A working paper by the Malaysian Islamic Development Department (Jakim) that was leaked in 2014 had even argued that the Islamic penal code should be applied to all Malaysians on the basis that Islam is the religion of the federation.
The amendment of Act 355 is unable to enable the implementation of Kelantan’s Kanun Jenayah Syariah II (1993) because Kelantan’s Kanun Jenayah Syariah II contradicts with our judicial systems.
It has only been of late that PAS claims that Hadi’s Bill is not aimed at introducing hudud law, but merely at expanding the punitive powers of the Shariah courts. The proposed expansion of Shariah punishments is drastic — increasing jail term limits from three to 30 years, hiking up fines by 20 times from RM5,000 to RM100,000, and multiplying lashes of the cane from six to 100.
For those who do not bother to check their facts right like Boo Su-Lyn, will claim that “the proposed expansion of Shariah punishments is drastic”. Actually, the hike in the proposed amendment seems high because the current punishment limits are much too low and are overdue for a revised since the last increase in the punishment was done 33 years ago.
In reality, even though the maximum punishment for the civil offence of smoking in public places is RM10,000 fine or two years of imprisonment, some activists are still fighting for the increase in the punishments.
In the case of whipping, there is a huge difference between Syariah whipping as compared to civil whipping, both in terms of the way of conduct and also the size of the cane. I trust the Syariah Courts’ judges and I’m sure they are as professional as the Civil Courts’ judges and not to punish people cruelly.
What religious offence would merit imprisonment of up to three decades?
A lot because Islam is a way of life.
In the Penal Code, rape and culpable homicide not amounting to murder are punishable with 30 years’ jail. What offence which merely violates certain religious instructions can possibly be equivalent to the violent crimes of rape and homicide?
A lot including apostasy and offences under Islamic Family Laws.
MCA is against PAS’ “Himpunan 355” rally, claiming that it will cause disunity.
MCA should have banned their members from taking part in the illegal Bersih 5 because not only Bersih causes disunity, it condemned the government and caused chaos all around the city for its selfish decision to demonstrate around the city instead of holding a rally in a stadium or a field.
I don’t think we should try to prevent PAS from organising their rally. It’s well within their rights to assemble peacefully for whatever cause they hold dear.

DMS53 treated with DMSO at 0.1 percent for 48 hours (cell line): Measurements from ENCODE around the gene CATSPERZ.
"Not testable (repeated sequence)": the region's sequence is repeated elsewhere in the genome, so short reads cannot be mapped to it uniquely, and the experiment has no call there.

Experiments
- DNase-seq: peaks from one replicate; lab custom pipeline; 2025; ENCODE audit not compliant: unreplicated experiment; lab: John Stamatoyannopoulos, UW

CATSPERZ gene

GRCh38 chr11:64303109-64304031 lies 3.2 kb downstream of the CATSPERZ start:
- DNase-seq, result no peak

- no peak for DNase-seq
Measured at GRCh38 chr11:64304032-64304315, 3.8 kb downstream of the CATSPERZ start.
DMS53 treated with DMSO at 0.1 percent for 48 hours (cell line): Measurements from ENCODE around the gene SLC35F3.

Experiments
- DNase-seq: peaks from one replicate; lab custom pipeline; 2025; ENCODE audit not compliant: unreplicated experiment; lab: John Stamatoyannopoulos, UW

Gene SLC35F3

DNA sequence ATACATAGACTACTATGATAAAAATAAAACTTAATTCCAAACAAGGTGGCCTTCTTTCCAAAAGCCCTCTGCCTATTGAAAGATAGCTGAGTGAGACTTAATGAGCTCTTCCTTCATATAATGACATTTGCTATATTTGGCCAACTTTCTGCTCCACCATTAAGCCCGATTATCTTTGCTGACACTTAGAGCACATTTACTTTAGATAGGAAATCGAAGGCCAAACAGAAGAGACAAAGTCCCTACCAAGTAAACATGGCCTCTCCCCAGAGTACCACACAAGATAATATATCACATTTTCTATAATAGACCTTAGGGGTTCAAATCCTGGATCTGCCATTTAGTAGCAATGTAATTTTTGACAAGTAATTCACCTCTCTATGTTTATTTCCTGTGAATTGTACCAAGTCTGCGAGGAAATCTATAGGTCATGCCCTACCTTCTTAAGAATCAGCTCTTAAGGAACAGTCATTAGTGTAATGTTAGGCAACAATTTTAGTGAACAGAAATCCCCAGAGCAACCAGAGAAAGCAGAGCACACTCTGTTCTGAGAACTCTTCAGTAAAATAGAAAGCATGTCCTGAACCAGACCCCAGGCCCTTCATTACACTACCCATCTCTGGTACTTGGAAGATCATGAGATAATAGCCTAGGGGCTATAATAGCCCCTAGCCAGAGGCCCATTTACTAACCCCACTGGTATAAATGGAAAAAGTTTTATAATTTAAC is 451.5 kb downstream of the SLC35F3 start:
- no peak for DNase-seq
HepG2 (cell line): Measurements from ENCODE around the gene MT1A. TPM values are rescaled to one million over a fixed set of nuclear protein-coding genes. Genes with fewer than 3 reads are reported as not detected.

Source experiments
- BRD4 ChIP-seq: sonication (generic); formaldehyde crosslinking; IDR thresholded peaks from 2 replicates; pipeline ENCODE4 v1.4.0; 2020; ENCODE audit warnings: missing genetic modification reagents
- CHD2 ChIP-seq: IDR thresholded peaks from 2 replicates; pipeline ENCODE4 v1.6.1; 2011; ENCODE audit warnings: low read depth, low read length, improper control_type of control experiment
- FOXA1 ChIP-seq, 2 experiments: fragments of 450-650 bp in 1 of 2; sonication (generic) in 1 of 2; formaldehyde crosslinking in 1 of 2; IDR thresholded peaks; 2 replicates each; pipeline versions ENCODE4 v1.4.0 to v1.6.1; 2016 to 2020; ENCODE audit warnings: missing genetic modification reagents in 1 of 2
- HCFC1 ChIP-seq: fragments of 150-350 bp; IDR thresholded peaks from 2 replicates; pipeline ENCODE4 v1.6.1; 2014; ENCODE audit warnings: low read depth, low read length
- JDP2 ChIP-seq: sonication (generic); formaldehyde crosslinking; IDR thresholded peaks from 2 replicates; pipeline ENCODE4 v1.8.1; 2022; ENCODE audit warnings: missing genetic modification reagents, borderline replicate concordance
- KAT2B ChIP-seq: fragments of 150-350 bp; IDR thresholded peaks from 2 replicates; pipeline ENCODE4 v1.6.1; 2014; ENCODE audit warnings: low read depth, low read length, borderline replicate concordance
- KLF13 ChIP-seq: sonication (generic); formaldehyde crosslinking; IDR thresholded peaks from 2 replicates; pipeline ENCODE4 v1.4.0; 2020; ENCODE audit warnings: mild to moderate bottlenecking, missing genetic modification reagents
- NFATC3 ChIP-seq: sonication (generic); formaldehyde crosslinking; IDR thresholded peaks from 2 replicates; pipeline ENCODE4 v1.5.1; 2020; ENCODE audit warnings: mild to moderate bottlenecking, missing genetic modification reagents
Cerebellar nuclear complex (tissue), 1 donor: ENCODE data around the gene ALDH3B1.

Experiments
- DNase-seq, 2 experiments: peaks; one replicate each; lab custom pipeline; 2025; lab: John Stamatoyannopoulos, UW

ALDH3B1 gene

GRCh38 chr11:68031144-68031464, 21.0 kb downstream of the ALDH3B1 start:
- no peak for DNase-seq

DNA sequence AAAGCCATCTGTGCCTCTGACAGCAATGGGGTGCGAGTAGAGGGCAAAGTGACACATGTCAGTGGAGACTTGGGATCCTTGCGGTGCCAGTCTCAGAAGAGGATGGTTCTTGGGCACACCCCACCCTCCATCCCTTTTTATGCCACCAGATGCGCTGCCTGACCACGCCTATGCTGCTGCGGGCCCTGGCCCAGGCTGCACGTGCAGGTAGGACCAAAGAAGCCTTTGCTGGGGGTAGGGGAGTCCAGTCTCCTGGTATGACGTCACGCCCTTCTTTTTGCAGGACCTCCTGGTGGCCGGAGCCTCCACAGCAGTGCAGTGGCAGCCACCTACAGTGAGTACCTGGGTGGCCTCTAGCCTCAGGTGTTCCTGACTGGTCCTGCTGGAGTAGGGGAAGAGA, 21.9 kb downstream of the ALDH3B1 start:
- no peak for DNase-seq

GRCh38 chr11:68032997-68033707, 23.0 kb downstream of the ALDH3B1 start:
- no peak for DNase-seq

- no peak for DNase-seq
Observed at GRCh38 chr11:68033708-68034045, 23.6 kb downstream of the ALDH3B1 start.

Just as it’s within our rights as Malaysian citizens to protest against Hadi’s Bill.
Make sure that it will be legal, hold the rally in a stadium or a field and do not turn it into street demonstrations like Bersih. It will be interesting to see if the Malay leaders of PPBM, PAN and PKR dare to take part.
Hadi’s supporters say that non-Muslims are interfering with Muslim affairs by questioning and criticising Hadi’s Bill, which they claim will not affect non-Muslims.
Article 11(3) of the Federal Constitution says that, “Every religious group has the right— to manage its own religious affairs”.
It’s a spurious argument.
Are you challenging the Article 11(3) of the Federal Constitution?
Malaysia is a multi-racial and multi-religious country. We do not live in silos. We eat, work and live together.
Wrong. Malaysia is a multi-racial but not a multi-religious country. Malaysia’s only religion is Islam, as stated in the Article 3(1) of the Federal Constitution. But Malaysia is a country with multi-religious citizens.
Non-Muslims may not want to see their Muslim friends, family or neighbours subjected to an unjust law that is opposed by some Muslims themselves.
In the judgment of the Federal Court case, ZI Publications Sdn Bhd and Another v Kerajaan Negeri Selangor, Tan Sri Md Raus Sharif said:
Federal Constitution allows the Legislature of a State to legislate and enact offences against the precepts of Islam. Taking the Federal Constitution as a whole, it is clear that it was the intention of the framers of our Constitution to allow Muslims in this country to be also governed by Islamic personal law.
Claiming Syariah laws and punishment as unjust is challenging the Federal Constitution because the Syariah Courts are part of our judicial systems as written in Article 121(1A). It has a seditious tendency as stated in Section 3(1)(c) of the Sedition Act 1948, which is, to bring into hatred or contempt or to excite disaffection against the administration of justice in Malaysia or in any State.